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about us / the authors / MUSKA MOSSTON

Muska Mosston

The following anectdotes are taken from   Muska - A Biography, edited by Uri Simri.
Muska Mosston

Muska's parents were young, hardworking idealistic Zionists who fled Kiev (then the Soviet Union) to follow the dream of building the nation of Israel. His parents were complete opposites. His mother Pia was stoic, frugal, self-effacing, emotionally reserved, controlled, and logical. She adhered to her ethical positions unwaveringly and volunteered continuously. Conversely Benny, Muska's father, was flamboyant, the center of attention, energetic, overtly emotional, charming, funny, arrogant, egotistical, and competent.

Muska absorbed Pia's extreme loyalty, ability to sacrifice for one's beliefs and ethical consistency. Muska absorbed Benny's passion, flare, and expressive love of people.

Sara Ashworth
Muska Mosston

Muska grew up in a wooden shack in Haifa before moving to a newly built house in the mid-1930s. In his early years, he devoted most of his free time to violin and was considered a prodigy. By the 1940s, the academic demands of high school caused Muska to pay less attention to music and more attention to how he could pass his 11th grade English class. The teacher was not enchanted by Muska and his less than stellar efforts at scholarship and he soon earned a failing grade in her class. After flunking English, he decided to drop out of school.

Pnina Perach-Saphir, Uriel Simri, Nakdimon Rogel
Muska Mosston

In 1942, Muska volunteered for active service in the Haganah (the official Jewish underground in Palestine). He was assigned to the Jewish Settlement Police, whose main function was to protect Jewish settlements. His base was about 20 miles southeast of Haifa. He patrolled the area on a horse and fantasized that he was a Royal Canadian Mounted Police. He had a distinct outfit in the 40s: tight khaki mini-shorts (which showed his well muscled legs of which he was very proud), a military-type battle-dress made of camel hair, shiny black shoes with white woolen ankle length socks, a broad rimmed Australian hat, and a huge mustache.

Uriel Simri, Hagai Jacobi
Muska Mosston

In 1944, Muska left active duty in the Haganah to study in a one year course for physical educators in Tel Aviv. The studies were intensive - six days a week for up to nine hours a day. Unfortunately for Muska, who liked to stage pranks and asked many questions that caused conflict with his teachers, the board of directors of the course decided that he was too "wild" for the program. He was expelled for some time. In support of Muska, the other students went on strike and he was readmitted to the program.

During his studies, Muska became fascinated by the track and field decathlon event and decided to establish a national record in it. Although he failed to reach this goal, he did become quite good in the javelin throw and the pole vault and competed in these events often. Upon completion of his studies, Muska became a physical educator in the farming community of Kfar Witkin.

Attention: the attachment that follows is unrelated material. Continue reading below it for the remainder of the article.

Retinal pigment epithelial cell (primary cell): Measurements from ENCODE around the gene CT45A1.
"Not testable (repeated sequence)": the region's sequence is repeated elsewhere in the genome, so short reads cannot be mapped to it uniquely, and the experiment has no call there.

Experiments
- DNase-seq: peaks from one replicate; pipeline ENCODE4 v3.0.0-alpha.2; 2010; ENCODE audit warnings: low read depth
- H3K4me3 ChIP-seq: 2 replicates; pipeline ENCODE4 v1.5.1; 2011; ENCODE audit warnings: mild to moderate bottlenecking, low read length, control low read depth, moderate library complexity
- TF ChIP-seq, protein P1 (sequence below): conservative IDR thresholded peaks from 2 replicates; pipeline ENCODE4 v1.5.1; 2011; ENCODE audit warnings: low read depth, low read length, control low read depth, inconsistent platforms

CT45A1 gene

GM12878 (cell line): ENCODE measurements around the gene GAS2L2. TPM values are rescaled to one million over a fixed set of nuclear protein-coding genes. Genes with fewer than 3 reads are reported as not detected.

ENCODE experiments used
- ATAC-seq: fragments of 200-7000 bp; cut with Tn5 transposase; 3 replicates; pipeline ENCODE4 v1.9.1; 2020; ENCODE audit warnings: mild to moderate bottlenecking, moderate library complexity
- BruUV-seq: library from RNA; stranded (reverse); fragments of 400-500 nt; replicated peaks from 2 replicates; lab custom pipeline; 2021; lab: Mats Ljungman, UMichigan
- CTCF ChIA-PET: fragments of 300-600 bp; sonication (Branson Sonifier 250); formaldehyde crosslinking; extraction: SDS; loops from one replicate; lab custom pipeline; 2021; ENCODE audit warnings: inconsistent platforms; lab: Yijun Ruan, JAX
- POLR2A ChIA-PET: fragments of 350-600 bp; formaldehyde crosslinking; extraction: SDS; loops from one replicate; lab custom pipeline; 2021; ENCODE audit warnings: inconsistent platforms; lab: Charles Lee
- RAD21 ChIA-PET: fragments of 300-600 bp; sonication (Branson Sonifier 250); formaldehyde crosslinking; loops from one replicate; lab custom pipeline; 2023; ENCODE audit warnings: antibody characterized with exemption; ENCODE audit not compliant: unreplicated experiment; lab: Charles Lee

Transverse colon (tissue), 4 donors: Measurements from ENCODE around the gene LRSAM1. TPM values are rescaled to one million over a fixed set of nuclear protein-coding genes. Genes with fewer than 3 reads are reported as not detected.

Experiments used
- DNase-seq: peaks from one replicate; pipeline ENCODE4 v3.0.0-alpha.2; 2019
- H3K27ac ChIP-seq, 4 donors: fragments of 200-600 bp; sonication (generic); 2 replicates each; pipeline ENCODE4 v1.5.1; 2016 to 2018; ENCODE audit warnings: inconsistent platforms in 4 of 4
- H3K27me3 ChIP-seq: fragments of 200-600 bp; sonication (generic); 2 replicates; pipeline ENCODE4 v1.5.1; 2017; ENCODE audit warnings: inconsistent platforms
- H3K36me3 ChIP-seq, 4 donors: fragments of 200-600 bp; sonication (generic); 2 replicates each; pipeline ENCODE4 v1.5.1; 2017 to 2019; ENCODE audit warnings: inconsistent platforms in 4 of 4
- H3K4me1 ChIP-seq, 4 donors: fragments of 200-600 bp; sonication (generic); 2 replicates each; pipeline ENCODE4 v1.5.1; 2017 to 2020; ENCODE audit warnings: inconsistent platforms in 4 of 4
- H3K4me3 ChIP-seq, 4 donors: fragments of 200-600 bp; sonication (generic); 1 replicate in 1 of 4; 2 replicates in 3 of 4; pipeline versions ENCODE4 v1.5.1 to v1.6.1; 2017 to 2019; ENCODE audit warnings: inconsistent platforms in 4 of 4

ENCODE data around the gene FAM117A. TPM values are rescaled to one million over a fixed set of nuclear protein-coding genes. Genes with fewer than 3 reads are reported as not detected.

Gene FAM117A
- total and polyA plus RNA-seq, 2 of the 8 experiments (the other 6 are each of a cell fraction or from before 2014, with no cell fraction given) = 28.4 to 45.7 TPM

Uriel Simri, Hagai Jacobi
Muska Mosston

Muska again volunteered for active service in the Haganah in 1947 and was sent to command a group of youth whose job was to defend the outskirts of Tel-Aviv from Arab marauders. His generation matured rather hastily due to the dangerous game of underground activity. Transferring weapons between various caches and hidden training places require ingenuity and daring since the British police stopped them frequently.

In 1948, during the first provisional armistice with the Arabs, the Israeli army opened its second course for physical educators. Muska was one of the instructors. His specialty was exercising with a heavy beam. His intent was to foster team work in people who had completely different statures

Shamai Gallanter
Muska Mosston

In late 1948, Muska volunteered and was commissioned to train with the first Israeli paratrooper unit. During training for an operation in norther Sinai, a terrible accident occurred when a chute failed to open and one of the young paratroopers died. Muska considered himself responsible and was overcome by pain. The paratroopers unit was completely demoralized and in 1949, Muska was transferred to the Physical Training Department of the Army where he remained unitl the end of the war.

Froike Shapira
Muska Mosston

After the war, Muska decided to continue his studies abroad, but he first had to finish high school (at the ripe age of 24). He arrived in New York in 1950 and shared an apartment with 2 other Israelis. He attended City College of New York and made the track and field team as a javelin thrower. In 1951, he met and married a fellow student. He completed his BS degree and went on to get his Masters at the same university.

Hagai Jacobi, Uriel Simri
Muska Mosston

In 1955, Muska, his wife, and his daughter returned to Israel. He was to serve as the head of the new Physical Education department at the Hebrew University in Jerusalem. However, when he got there, he learned that the University had no plans to open such a department. After working some odd jobs, he decided to return to the United States. He taught physics, geometry, math, Hebrew, and physical education and chaired the Department of Physical Education at Rutgers University, and hosted a television program, Shape-UP, for seven years. Two boys joined the family by 1960.

Uriel Simri